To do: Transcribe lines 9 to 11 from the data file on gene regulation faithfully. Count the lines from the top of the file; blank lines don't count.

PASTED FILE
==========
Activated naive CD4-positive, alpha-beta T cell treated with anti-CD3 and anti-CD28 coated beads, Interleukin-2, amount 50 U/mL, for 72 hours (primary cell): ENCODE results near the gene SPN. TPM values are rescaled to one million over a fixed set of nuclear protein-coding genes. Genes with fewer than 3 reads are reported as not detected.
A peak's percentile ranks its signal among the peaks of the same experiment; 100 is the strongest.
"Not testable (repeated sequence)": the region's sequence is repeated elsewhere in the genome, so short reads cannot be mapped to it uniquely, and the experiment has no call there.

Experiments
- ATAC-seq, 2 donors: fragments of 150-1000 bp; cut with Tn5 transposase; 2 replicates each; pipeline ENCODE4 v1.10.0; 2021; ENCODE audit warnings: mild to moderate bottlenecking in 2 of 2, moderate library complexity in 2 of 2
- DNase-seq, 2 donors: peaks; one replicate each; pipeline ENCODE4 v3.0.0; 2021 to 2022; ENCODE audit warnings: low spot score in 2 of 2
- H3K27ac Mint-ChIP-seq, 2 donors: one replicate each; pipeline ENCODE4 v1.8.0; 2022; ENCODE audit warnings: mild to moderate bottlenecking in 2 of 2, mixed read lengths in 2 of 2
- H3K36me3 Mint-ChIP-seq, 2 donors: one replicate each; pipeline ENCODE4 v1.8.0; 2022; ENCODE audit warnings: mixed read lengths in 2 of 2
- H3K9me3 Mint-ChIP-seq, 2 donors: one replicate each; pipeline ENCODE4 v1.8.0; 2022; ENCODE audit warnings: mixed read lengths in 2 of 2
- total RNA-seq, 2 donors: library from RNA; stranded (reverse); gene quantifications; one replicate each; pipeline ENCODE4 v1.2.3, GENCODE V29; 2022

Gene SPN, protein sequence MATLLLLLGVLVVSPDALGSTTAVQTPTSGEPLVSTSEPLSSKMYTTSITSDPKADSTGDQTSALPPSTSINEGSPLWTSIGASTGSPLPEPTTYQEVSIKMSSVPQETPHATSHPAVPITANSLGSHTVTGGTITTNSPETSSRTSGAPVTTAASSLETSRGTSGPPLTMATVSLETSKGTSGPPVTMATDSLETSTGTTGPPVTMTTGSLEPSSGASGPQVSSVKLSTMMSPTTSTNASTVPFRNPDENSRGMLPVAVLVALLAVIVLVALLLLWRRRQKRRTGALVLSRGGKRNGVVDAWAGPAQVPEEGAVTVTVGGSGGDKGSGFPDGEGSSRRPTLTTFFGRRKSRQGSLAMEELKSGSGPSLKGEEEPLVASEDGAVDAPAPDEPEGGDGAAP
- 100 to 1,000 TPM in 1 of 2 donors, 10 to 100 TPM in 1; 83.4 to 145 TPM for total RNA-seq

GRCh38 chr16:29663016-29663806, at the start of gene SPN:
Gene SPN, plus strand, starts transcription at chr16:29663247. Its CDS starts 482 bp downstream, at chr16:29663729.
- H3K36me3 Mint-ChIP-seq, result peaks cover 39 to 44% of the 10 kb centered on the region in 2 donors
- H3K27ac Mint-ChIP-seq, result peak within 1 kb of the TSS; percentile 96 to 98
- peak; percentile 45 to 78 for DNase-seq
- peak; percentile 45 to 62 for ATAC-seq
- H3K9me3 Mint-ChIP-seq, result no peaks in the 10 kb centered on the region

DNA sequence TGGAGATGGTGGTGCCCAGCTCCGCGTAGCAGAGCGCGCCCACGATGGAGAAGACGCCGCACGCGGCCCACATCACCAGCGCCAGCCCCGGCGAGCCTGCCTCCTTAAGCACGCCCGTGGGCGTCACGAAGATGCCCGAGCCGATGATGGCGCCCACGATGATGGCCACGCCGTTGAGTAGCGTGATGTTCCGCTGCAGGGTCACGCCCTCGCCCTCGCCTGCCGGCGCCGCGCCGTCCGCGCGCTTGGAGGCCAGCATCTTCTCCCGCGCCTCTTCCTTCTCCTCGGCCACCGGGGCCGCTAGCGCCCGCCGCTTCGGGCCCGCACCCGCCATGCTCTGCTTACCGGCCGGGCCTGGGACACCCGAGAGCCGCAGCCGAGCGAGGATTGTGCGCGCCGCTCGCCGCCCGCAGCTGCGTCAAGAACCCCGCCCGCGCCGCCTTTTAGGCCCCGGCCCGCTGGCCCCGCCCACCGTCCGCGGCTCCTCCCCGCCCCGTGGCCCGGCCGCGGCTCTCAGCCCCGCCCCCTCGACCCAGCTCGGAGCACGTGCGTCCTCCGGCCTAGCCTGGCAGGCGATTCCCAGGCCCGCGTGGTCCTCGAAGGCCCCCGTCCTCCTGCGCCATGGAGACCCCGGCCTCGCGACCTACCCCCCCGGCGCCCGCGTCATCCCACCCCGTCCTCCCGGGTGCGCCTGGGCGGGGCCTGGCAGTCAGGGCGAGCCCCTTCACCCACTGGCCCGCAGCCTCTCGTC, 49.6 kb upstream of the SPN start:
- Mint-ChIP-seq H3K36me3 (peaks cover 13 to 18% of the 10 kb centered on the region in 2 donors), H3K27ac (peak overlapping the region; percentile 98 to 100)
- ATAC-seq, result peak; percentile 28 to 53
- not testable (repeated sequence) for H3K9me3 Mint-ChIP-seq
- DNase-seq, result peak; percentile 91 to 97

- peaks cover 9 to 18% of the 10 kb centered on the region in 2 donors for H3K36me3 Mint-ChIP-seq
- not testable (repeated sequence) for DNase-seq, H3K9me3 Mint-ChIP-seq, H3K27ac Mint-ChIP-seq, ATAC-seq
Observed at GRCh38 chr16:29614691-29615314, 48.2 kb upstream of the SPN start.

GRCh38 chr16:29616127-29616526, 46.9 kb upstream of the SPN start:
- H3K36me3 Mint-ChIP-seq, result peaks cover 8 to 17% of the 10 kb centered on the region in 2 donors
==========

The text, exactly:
- H3K9me3 Mint-ChIP-seq, 2 donors: one replicate each; pipeline ENCODE4 v1.8.0; 2022; ENCODE audit warnings: mixed read lengths in 2 of 2
- total RNA-seq, 2 donors: library from RNA; stranded (reverse); gene quantifications; one replicate each; pipeline ENCODE4 v1.2.3, GENCODE V29; 2022

Gene SPN, protein sequence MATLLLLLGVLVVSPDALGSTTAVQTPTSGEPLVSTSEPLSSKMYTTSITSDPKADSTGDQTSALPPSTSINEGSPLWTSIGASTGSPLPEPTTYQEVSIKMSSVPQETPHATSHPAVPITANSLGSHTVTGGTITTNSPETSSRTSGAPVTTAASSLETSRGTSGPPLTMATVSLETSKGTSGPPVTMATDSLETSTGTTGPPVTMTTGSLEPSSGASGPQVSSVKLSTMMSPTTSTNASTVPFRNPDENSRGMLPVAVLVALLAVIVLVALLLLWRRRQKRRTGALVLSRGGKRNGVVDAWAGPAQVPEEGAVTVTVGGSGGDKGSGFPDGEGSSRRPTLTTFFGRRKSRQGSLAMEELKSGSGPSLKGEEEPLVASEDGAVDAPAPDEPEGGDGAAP